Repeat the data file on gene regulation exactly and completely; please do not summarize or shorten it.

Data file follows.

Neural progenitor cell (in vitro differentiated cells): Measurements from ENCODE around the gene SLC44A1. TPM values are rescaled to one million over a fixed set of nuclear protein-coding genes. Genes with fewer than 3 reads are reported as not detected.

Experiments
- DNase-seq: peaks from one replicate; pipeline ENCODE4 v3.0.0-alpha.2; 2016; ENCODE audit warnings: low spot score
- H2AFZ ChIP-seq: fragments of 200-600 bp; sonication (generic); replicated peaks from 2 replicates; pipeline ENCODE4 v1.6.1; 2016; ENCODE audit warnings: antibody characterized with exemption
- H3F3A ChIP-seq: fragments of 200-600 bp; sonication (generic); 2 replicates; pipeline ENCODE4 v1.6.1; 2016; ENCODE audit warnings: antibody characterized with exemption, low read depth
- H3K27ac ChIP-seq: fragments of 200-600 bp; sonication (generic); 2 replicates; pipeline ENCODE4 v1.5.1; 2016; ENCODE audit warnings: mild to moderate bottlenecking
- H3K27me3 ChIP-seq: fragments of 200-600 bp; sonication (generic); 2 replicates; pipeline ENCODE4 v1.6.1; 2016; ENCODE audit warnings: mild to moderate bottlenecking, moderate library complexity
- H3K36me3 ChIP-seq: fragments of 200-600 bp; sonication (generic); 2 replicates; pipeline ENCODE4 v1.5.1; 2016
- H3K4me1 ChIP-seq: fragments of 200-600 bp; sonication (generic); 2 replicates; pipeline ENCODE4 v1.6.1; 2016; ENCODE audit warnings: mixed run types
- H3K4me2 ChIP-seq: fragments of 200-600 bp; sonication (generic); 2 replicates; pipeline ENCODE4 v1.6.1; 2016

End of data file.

Neural progenitor cell (in vitro differentiated cells): Measurements from ENCODE around the gene SLC44A1. TPM values are rescaled to one million over a fixed set of nuclear protein-coding genes. Genes with fewer than 3 reads are reported as not detected.

Experiments
- DNase-seq: peaks from one replicate; pipeline ENCODE4 v3.0.0-alpha.2; 2016; ENCODE audit warnings: low spot score
- H2AFZ ChIP-seq: fragments of 200-600 bp; sonication (generic); replicated peaks from 2 replicates; pipeline ENCODE4 v1.6.1; 2016; ENCODE audit warnings: antibody characterized with exemption
- H3F3A ChIP-seq: fragments of 200-600 bp; sonication (generic); 2 replicates; pipeline ENCODE4 v1.6.1; 2016; ENCODE audit warnings: antibody characterized with exemption, low read depth
- H3K27ac ChIP-seq: fragments of 200-600 bp; sonication (generic); 2 replicates; pipeline ENCODE4 v1.5.1; 2016; ENCODE audit warnings: mild to moderate bottlenecking
- H3K27me3 ChIP-seq: fragments of 200-600 bp; sonication (generic); 2 replicates; pipeline ENCODE4 v1.6.1; 2016; ENCODE audit warnings: mild to moderate bottlenecking, moderate library complexity
- H3K36me3 ChIP-seq: fragments of 200-600 bp; sonication (generic); 2 replicates; pipeline ENCODE4 v1.5.1; 2016
- H3K4me1 ChIP-seq: fragments of 200-600 bp; sonication (generic); 2 replicates; pipeline ENCODE4 v1.6.1; 2016; ENCODE audit warnings: mixed run types
- H3K4me2 ChIP-seq: fragments of 200-600 bp; sonication (generic); 2 replicates; pipeline ENCODE4 v1.6.1; 2016